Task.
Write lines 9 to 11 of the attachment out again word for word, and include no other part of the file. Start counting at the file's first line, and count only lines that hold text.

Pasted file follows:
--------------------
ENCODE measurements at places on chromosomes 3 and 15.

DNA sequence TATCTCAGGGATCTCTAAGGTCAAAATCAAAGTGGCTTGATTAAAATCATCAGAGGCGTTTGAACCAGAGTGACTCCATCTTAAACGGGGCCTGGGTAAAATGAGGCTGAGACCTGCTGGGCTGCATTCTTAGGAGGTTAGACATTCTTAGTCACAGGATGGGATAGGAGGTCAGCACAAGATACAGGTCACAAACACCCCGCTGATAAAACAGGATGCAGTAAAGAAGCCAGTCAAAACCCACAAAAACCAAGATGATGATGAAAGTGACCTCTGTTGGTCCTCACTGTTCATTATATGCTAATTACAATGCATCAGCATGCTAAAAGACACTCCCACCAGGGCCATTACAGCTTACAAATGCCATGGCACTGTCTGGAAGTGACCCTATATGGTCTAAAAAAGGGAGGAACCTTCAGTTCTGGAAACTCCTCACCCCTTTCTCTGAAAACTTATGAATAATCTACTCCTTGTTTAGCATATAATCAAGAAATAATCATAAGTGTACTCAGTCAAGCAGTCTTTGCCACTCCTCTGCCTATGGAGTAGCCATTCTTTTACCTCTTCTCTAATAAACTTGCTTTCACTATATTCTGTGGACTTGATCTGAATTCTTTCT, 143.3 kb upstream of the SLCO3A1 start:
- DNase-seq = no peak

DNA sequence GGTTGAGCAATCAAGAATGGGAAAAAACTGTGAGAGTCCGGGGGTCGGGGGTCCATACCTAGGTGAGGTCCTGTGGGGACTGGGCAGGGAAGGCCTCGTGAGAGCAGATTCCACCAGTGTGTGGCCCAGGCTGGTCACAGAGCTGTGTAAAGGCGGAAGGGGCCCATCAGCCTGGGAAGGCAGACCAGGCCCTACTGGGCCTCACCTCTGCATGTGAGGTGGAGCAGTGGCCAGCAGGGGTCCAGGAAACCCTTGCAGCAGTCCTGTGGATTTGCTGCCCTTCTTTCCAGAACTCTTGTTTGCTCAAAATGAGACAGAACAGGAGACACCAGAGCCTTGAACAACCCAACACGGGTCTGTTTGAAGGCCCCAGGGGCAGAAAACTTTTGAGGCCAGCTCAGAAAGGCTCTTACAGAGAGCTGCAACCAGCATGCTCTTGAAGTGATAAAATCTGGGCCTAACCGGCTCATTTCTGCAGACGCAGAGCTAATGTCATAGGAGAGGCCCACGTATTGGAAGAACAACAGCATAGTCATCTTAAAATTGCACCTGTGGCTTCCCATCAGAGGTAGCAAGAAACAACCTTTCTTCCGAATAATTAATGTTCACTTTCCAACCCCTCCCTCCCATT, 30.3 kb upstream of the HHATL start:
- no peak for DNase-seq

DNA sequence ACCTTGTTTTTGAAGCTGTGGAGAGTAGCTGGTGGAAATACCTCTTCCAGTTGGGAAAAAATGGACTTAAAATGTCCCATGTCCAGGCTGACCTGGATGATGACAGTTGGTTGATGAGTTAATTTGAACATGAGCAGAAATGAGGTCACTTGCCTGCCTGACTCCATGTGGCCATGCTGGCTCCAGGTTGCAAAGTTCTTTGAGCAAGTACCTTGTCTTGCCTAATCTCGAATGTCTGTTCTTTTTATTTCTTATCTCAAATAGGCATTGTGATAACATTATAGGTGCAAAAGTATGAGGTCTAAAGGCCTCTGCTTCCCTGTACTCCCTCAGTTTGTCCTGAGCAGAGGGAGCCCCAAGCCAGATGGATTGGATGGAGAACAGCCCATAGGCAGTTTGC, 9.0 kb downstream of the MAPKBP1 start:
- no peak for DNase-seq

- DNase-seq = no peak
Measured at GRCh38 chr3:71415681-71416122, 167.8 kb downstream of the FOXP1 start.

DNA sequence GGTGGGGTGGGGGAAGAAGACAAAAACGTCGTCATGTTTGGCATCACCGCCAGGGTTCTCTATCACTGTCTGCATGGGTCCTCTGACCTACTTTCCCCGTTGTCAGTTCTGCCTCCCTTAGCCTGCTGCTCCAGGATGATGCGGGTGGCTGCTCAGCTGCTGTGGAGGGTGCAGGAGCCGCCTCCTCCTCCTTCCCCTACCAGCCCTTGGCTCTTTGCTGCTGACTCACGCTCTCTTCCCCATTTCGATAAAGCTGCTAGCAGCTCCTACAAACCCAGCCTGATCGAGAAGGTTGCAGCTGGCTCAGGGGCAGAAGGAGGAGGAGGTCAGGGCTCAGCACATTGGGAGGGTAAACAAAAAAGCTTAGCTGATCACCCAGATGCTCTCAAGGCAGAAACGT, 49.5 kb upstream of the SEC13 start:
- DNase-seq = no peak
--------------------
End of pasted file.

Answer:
Measured at GRCh38 chr3:71415681-71416122, 167.8 kb downstream of the FOXP1 start.

DNA sequence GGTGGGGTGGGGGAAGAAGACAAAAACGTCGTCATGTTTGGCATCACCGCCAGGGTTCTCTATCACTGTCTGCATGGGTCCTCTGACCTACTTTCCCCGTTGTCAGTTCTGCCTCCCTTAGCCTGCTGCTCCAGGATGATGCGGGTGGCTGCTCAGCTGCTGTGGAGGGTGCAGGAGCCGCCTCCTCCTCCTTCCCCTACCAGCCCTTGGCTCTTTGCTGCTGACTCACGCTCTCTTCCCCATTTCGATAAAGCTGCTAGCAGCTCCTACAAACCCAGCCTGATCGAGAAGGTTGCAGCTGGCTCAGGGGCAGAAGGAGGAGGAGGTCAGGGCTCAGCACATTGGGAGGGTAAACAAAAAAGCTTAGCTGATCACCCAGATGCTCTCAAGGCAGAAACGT, 49.5 kb upstream of the SEC13 start:
- DNase-seq = no peak